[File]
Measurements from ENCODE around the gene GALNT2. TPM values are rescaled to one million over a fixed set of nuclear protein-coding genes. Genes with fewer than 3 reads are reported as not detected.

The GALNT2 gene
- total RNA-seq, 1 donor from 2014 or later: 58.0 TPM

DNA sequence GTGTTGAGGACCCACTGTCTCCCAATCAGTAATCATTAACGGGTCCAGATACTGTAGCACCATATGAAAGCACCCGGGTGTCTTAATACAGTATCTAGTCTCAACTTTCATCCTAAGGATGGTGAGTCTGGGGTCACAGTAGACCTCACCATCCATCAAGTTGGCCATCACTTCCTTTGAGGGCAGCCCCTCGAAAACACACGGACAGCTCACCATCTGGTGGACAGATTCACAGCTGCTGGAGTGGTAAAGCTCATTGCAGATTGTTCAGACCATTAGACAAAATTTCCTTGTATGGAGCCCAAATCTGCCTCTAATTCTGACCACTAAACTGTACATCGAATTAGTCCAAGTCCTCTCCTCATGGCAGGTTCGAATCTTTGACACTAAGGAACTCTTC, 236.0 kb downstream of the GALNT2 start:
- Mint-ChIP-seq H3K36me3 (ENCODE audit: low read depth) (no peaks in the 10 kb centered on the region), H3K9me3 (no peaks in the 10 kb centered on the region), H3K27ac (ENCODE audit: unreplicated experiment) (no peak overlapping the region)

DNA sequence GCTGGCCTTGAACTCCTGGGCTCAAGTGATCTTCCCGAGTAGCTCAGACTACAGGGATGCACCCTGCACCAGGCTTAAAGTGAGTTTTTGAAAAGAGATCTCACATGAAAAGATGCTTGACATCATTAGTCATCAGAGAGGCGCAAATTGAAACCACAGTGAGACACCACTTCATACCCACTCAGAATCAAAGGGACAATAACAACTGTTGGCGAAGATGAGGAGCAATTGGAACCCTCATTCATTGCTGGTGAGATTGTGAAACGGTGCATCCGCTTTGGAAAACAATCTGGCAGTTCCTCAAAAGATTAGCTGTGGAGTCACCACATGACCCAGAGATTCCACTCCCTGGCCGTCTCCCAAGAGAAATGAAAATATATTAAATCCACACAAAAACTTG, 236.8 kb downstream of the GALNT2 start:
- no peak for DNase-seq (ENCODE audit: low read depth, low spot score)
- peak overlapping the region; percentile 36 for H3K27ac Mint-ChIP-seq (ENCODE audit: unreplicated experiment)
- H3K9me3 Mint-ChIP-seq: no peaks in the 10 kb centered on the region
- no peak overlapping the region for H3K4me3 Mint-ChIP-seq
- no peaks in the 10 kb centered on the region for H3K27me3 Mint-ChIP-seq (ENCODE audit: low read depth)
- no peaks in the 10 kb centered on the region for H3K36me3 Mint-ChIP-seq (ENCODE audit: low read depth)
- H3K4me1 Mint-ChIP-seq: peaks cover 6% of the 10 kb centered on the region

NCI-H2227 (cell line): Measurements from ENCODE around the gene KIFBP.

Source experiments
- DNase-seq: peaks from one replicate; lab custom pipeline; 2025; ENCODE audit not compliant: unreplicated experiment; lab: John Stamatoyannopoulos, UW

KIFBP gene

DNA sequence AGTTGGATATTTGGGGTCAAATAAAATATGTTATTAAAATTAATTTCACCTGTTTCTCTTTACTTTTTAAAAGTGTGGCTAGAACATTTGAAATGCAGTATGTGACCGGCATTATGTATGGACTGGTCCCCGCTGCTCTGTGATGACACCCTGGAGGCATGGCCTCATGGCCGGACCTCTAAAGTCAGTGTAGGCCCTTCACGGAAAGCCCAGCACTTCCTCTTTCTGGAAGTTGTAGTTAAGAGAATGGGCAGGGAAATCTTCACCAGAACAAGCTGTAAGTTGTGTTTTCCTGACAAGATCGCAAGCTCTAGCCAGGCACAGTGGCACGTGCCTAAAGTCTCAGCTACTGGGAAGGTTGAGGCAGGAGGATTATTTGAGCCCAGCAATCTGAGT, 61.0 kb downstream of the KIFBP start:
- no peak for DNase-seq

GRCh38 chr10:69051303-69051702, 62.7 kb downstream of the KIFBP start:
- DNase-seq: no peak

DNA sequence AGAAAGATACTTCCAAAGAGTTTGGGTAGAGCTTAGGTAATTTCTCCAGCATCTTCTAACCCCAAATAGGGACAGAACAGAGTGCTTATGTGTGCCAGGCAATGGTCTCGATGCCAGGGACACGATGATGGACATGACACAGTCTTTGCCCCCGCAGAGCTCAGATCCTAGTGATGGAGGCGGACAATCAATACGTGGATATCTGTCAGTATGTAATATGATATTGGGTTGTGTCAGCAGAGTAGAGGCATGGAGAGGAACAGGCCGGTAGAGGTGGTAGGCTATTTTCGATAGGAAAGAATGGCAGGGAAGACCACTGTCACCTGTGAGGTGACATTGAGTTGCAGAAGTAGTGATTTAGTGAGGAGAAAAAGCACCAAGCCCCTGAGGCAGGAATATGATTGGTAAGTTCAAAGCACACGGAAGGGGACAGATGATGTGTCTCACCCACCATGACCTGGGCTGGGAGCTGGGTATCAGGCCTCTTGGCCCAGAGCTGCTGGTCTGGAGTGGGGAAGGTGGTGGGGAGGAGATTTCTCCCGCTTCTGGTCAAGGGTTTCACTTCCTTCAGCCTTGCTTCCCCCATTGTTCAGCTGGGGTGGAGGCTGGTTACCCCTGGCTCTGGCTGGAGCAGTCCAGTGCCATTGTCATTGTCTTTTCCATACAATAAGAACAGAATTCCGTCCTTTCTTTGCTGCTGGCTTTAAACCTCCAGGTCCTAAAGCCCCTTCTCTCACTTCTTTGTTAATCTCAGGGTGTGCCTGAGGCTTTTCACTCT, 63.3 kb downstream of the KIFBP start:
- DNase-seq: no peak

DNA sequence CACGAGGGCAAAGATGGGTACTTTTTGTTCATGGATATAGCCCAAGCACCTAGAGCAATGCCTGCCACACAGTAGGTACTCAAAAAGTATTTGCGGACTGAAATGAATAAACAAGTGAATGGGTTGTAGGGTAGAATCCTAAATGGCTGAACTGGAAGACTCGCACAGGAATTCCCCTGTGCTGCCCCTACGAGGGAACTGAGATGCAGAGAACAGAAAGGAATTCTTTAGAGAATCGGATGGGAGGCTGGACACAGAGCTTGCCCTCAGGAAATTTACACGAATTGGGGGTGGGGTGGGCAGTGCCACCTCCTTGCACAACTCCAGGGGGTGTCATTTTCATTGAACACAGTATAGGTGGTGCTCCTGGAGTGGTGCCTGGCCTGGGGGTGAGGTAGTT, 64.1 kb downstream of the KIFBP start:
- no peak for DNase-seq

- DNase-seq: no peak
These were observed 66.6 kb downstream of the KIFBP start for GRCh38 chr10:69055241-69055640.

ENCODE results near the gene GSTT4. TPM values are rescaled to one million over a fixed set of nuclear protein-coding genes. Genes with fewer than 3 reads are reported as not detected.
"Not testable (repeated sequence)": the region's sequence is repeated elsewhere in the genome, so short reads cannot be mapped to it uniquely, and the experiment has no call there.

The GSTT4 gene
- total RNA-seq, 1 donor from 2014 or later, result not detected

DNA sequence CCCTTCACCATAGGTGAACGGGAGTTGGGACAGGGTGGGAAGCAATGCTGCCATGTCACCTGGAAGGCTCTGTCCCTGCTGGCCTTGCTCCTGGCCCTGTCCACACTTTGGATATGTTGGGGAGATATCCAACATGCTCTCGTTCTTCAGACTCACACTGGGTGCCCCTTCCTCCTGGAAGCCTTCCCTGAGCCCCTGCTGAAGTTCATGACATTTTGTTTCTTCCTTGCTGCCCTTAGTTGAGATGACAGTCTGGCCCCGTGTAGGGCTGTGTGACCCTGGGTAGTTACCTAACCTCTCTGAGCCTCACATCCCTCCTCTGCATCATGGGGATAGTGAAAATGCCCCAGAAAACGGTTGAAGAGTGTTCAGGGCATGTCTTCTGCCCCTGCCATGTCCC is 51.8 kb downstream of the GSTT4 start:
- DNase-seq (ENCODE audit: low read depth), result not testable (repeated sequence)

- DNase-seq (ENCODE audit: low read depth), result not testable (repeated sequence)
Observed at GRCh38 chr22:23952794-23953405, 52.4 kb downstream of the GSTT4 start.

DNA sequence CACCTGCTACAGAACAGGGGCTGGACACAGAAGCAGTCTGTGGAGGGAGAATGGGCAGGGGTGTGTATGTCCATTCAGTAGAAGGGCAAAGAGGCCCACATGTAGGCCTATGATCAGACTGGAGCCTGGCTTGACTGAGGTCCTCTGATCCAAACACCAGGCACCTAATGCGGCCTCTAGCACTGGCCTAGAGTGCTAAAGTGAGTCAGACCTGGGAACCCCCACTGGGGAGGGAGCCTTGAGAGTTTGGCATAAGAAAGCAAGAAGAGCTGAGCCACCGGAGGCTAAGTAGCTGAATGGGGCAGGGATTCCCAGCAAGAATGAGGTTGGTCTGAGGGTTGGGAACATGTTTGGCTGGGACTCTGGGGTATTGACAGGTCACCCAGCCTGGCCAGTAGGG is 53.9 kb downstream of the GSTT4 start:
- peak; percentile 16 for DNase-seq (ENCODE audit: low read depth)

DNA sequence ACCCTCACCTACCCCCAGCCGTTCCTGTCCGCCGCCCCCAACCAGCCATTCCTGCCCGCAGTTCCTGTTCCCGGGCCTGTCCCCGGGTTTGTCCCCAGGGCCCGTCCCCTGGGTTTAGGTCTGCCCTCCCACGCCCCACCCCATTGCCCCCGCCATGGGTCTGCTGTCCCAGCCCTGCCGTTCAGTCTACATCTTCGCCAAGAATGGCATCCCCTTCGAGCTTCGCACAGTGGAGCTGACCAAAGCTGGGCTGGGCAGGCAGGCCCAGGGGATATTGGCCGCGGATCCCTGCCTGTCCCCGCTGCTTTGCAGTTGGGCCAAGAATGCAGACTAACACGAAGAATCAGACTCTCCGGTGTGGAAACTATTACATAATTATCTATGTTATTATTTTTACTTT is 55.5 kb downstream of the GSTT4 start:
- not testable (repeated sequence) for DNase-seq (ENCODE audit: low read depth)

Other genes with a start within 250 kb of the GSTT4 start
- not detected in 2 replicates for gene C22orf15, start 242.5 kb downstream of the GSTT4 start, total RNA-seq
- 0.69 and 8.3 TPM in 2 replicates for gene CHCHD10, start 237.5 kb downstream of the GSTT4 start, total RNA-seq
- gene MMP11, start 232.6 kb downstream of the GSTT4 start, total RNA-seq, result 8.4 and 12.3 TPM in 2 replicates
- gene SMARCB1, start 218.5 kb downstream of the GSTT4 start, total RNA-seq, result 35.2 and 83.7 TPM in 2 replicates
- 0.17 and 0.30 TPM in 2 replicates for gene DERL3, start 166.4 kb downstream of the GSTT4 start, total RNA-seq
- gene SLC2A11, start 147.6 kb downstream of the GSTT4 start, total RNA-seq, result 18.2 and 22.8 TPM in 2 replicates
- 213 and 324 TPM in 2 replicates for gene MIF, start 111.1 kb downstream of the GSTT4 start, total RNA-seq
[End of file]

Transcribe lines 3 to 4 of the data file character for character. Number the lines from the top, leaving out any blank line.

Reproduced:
- total RNA-seq, 1 donor from 2014 or later: 58.0 TPM

DNA sequence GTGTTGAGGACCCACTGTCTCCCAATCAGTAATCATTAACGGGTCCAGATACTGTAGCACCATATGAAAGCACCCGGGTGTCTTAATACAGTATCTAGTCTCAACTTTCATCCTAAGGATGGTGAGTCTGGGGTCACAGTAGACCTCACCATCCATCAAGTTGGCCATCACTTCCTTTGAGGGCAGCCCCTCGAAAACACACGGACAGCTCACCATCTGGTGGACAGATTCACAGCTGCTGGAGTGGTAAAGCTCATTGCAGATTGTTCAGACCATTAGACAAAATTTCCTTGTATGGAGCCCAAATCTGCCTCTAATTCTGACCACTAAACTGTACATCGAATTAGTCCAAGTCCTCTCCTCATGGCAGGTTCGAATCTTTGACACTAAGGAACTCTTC, 236.0 kb downstream of the GALNT2 start: